An image of a recreation of the famous Trojan horse.
Image by Pexels

Examples of trojan attacks

For as long as computers have existed, hackers have been devising ways to attack networks and devices. The idea is not novel, but the execution and style can be. Some examples of trojan attacks include the following. 


In 1975, cybercriminals launched one of the first trojan attacks using a simple game called ANIMAL. As the user played, the program quietly copied itself to other parts of the network. This early version didn’t do much damage; it was more of a prank than anything else.

AIDS trojan

In 1989, subscribers to PC Business World magazine and a World Health Organization AIDS list received floppy disks containing the AIDS trojan, the first recorded ransomware. It locked the user’s files after 90 days and demanded $189 for the key. 


By 1990, hackers had grown bold and used another simple game, Whack-a-Mole, to entice users to download what was really a copy of NetBus, a remote controller for Windows. It provided remote access, meaning the criminal could do just about anything to the user’s computer. 

How computer trojans work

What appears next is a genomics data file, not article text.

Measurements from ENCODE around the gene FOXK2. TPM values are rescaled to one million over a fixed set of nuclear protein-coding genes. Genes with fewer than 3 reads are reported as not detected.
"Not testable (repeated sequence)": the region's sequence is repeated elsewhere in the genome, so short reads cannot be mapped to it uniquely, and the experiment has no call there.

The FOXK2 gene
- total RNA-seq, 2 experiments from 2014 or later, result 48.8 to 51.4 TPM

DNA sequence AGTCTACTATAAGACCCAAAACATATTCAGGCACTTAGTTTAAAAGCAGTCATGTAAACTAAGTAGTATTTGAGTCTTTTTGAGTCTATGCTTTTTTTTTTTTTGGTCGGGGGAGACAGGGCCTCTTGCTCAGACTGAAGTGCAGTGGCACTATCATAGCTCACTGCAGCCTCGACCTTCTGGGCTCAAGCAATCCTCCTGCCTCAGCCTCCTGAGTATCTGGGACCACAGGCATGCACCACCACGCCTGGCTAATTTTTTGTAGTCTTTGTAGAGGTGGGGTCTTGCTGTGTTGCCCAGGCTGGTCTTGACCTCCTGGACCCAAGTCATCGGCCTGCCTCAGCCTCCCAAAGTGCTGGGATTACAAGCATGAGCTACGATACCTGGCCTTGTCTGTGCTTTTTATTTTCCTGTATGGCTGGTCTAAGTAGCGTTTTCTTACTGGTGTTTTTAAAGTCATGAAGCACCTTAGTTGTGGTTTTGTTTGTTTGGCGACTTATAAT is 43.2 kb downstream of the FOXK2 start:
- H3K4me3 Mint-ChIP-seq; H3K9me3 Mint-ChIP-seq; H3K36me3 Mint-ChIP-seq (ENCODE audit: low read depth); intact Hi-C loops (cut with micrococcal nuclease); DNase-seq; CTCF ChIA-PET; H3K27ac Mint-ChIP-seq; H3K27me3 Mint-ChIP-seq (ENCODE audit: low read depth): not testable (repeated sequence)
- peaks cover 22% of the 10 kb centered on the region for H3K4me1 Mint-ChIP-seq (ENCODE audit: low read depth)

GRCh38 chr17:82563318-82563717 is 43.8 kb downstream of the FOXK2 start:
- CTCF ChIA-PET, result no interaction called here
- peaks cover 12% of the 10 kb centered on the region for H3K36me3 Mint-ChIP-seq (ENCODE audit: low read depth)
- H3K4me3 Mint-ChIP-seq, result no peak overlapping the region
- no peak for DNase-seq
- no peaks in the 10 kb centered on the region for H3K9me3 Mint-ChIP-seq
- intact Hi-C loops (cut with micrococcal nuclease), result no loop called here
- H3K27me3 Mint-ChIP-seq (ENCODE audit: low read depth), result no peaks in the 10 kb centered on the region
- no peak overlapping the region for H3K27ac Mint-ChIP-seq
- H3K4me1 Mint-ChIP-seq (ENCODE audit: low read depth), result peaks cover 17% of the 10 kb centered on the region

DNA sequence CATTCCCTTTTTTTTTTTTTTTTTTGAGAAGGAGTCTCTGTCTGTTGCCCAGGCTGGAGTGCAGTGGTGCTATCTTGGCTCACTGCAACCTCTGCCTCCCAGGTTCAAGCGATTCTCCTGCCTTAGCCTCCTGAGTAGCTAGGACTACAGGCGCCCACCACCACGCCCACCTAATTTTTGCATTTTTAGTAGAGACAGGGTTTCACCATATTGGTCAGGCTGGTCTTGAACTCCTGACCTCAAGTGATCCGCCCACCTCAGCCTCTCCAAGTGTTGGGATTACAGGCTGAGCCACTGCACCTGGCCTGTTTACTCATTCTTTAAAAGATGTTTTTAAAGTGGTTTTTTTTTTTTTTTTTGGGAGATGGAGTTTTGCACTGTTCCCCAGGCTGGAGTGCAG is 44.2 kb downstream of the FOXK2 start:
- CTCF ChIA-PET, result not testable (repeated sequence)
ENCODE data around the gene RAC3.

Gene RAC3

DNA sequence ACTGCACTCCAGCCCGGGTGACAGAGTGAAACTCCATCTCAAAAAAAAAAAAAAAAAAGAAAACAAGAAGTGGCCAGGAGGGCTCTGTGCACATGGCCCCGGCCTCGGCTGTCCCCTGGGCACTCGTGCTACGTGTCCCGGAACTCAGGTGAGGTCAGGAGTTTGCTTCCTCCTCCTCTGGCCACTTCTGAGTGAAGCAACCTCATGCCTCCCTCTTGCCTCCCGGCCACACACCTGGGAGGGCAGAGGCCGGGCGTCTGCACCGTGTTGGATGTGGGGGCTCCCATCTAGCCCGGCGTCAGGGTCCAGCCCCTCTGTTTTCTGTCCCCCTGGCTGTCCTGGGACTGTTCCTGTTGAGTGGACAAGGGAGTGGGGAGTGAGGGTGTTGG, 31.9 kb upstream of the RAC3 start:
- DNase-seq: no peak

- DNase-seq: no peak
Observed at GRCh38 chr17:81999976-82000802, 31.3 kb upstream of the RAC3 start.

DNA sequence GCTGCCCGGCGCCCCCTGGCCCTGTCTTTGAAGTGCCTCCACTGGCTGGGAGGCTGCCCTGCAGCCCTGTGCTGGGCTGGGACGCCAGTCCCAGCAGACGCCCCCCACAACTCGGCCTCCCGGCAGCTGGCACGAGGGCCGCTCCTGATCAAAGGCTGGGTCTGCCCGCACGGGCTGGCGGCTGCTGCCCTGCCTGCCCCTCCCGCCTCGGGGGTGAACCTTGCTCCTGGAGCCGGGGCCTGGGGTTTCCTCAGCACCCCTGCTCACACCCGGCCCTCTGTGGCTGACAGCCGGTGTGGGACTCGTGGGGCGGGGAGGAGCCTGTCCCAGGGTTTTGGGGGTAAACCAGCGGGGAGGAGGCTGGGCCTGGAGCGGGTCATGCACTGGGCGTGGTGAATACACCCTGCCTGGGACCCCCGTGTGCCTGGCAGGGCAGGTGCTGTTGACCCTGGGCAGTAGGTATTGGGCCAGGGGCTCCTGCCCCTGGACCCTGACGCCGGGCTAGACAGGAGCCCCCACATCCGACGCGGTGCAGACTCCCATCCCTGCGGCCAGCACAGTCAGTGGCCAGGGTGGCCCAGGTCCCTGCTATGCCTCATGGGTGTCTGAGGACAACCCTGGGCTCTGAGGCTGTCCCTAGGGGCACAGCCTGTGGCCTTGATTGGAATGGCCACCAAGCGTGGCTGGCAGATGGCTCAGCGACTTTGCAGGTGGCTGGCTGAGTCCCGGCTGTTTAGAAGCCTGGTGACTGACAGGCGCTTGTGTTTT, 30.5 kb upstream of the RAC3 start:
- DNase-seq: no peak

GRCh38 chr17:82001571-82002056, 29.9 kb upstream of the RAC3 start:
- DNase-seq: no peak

As stated above, computer trojans are designed to look like something else in order to gain the user’s trust. In some cases, games laced with malicious software entice the user into installing them onto their device. Once installed, the malware may start working immediately, or it could be on a delayed timer to start its mischief later.

Just like the original Trojan horse, computer trojans can only cause trouble after the user opens the metaphorical door. In other words, trojans require user interaction, at least in the beginning.

Common delivery methods of trojan malware

Trojan malware may be delivered through various methods. Some examples are:

  • Phishing emails
  • SMS text messages with links
  • Games laced with malware
  • Social media posts